What is Hypomania?

People in a hypomanic episode usually have feelings of euphoria, irritability, increased sexuality, and competitiveness–but less than someone with full-blown mania. In Latin, “hypo” means below, so the definition of hypomanic as, “appears less intense than manic” follows logically.

Whereas inability to focus permeates mania, my experience with hypomania has been completely different. Increased focus and feelings of contentment means that I am incredibly productive while hypomanic, and I don’t doubt that this drive and ability applies to other people in such a state as well. Hypomania is a very pleasurable episode to be in; I have often felt as if I am coasting along in my day, accomplishing anything I set out to do with my super-human energy. It is part of the reason bipolar people often grieve for the hypomanic episode while depressed or normal. Similarly, medication compliance is difficult while this a state of ecstasy.

A hypomania diagnosis is also the main difference between Bipolar I and Bipolar II. People with the former suffer from full-blown manic episodes complete with psychotic features like hallucinations and delusions of godhood, whereas Bipolar II people deal with depression and hypomania only.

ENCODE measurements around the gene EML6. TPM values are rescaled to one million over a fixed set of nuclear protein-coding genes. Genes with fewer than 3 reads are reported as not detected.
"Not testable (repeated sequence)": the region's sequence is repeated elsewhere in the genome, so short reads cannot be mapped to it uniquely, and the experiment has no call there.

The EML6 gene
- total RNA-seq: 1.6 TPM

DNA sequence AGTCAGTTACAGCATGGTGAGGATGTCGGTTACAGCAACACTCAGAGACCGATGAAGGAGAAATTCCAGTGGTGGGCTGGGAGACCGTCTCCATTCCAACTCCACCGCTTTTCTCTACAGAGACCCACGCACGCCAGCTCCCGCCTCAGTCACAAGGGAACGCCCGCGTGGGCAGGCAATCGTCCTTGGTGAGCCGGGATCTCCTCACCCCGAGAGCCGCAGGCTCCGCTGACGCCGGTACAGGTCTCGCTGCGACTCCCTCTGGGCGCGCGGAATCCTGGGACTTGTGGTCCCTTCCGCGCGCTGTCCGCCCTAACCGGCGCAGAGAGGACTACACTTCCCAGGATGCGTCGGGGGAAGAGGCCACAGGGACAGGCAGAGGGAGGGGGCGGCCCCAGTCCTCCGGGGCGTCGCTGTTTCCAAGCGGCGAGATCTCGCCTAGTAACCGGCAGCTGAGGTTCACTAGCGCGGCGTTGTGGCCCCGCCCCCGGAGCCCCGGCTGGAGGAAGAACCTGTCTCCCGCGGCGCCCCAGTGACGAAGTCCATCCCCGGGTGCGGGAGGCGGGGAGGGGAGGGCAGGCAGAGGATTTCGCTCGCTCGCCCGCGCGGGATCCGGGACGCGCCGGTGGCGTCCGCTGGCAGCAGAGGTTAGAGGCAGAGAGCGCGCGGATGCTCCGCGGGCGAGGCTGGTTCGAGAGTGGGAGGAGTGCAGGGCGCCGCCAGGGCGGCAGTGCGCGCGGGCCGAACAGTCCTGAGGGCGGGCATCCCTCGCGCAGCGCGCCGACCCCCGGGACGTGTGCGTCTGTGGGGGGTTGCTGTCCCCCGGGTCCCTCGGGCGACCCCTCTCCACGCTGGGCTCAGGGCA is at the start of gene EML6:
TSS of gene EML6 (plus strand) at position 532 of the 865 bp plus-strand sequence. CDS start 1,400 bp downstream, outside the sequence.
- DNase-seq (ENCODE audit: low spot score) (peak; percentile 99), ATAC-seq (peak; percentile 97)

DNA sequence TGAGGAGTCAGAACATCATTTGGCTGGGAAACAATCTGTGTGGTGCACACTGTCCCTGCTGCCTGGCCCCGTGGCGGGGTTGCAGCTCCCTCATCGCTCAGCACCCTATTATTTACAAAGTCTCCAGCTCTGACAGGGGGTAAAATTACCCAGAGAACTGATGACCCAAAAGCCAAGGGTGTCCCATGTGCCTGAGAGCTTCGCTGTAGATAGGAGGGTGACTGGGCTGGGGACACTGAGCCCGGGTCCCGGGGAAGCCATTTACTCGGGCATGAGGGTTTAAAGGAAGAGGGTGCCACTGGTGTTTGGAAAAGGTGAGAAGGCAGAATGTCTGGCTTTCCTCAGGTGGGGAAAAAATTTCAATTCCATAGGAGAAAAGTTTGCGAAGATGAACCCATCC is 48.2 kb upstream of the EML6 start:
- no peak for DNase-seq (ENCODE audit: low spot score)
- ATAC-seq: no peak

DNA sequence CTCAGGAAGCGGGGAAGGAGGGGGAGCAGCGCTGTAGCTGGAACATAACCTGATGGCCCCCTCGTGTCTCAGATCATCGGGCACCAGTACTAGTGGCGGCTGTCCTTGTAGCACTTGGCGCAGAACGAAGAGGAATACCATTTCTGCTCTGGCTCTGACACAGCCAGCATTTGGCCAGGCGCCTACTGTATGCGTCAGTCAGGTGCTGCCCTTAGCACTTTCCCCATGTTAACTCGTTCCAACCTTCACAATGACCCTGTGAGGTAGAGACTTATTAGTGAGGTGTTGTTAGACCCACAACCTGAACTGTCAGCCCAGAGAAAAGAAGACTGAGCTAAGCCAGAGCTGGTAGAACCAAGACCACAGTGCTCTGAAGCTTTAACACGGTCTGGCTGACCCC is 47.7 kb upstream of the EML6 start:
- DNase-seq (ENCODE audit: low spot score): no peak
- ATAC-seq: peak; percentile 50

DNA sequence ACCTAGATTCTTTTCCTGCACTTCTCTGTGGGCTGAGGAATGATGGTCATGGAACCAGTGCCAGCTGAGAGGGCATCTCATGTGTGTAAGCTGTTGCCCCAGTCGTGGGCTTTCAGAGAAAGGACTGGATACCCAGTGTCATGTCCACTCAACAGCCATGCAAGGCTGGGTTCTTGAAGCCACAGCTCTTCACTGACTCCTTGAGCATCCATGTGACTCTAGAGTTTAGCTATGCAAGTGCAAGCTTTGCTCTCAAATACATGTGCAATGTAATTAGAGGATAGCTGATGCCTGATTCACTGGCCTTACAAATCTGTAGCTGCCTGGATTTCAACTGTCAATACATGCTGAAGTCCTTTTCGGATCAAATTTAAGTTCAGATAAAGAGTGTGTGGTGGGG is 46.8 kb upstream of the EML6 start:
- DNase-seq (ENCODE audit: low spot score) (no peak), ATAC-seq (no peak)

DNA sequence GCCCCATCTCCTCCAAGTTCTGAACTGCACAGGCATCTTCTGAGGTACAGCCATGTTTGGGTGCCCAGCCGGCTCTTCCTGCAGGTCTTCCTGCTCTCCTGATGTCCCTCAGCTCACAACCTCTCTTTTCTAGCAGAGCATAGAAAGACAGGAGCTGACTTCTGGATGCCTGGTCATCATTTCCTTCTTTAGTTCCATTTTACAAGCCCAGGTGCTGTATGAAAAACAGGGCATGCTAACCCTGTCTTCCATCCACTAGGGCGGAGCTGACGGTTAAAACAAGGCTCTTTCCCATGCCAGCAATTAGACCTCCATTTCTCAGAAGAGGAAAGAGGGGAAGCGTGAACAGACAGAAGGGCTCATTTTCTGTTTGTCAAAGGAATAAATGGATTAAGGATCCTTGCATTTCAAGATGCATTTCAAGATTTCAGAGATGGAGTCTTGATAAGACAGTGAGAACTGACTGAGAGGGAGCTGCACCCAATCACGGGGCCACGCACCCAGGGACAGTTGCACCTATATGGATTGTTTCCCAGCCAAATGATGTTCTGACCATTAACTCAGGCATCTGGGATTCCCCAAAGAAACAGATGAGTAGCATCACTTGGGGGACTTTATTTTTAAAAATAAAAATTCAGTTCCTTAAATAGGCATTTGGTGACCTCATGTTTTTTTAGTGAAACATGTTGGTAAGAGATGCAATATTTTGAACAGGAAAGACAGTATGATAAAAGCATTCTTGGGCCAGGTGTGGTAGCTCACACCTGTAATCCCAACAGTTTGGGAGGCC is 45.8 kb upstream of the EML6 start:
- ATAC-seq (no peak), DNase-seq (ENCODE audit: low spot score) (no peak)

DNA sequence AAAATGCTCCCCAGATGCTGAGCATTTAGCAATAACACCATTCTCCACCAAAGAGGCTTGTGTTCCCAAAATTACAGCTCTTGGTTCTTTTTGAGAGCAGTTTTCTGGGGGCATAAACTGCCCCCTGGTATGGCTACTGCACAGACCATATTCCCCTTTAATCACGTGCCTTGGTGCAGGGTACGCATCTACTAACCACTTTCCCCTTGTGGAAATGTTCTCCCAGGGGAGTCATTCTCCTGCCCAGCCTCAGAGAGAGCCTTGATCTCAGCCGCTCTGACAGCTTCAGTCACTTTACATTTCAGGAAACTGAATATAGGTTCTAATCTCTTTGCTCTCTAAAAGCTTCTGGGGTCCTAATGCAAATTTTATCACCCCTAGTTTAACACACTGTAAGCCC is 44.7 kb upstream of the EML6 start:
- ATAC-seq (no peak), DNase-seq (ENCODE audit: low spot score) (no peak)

Author: Cassandra Stout

Freelance writer Cassandra Stout blogs weekly at the award-winning Bipolar Parent, a comprehensive resource for parents with mental illnesses. She also blogs monthly at the International Bipolar Foundation website (IPBF.org). Her work has been published in the anthology, How the Light Gets In. Cassandra holds degrees from the University of Arizona in Creative Writing and Journalism. She has been a judge for the Pacific Northwest Writers' Association literary contest for nine years, where her memoir, Committed, recently placed as a finalist. She balances her literary work with raising her children, feeding her cat, and managing her bipolar disorder.

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